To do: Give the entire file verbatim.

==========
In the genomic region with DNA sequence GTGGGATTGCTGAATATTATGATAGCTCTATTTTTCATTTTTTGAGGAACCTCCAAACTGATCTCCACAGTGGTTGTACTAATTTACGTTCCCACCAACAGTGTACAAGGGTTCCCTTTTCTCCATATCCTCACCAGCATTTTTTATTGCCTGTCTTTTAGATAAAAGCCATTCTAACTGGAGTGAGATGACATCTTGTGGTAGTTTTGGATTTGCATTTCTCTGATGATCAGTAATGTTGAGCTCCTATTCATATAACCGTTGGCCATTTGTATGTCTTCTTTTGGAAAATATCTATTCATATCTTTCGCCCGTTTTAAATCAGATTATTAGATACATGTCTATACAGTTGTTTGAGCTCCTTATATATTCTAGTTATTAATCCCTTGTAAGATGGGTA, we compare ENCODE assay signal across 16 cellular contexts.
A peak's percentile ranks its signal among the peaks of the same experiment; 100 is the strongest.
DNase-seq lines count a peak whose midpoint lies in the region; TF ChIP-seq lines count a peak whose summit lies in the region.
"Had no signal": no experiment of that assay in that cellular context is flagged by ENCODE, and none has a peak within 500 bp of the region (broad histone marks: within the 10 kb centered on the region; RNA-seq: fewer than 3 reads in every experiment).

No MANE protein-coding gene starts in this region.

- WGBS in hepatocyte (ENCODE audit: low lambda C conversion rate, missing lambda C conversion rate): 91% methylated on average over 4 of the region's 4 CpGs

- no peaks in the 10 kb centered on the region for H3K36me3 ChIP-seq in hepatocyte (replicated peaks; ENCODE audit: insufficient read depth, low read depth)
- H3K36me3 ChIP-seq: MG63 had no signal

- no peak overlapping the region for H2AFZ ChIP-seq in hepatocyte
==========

In the genomic region with DNA sequence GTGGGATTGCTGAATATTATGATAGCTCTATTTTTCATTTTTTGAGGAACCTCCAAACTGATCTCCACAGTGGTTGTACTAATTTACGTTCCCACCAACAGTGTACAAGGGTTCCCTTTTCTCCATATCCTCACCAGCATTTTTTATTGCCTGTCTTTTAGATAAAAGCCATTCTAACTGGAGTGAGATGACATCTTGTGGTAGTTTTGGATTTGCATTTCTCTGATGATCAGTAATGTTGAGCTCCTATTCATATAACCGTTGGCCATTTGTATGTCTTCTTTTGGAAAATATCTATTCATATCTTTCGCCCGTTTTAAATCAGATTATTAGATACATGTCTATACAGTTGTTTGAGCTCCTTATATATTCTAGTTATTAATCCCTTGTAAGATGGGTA, we compare ENCODE assay signal across 16 cellular contexts.
A peak's percentile ranks its signal among the peaks of the same experiment; 100 is the strongest.
DNase-seq lines count a peak whose midpoint lies in the region; TF ChIP-seq lines count a peak whose summit lies in the region.
"Had no signal": no experiment of that assay in that cellular context is flagged by ENCODE, and none has a peak within 500 bp of the region (broad histone marks: within the 10 kb centered on the region; RNA-seq: fewer than 3 reads in every experiment).

No MANE protein-coding gene starts in this region.

- WGBS in hepatocyte (ENCODE audit: low lambda C conversion rate, missing lambda C conversion rate): 91% methylated on average over 4 of the region's 4 CpGs

- no peaks in the 10 kb centered on the region for H3K36me3 ChIP-seq in hepatocyte (replicated peaks; ENCODE audit: insufficient read depth, low read depth)
- H3K36me3 ChIP-seq: MG63 had no signal

- no peak overlapping the region for H2AFZ ChIP-seq in hepatocyte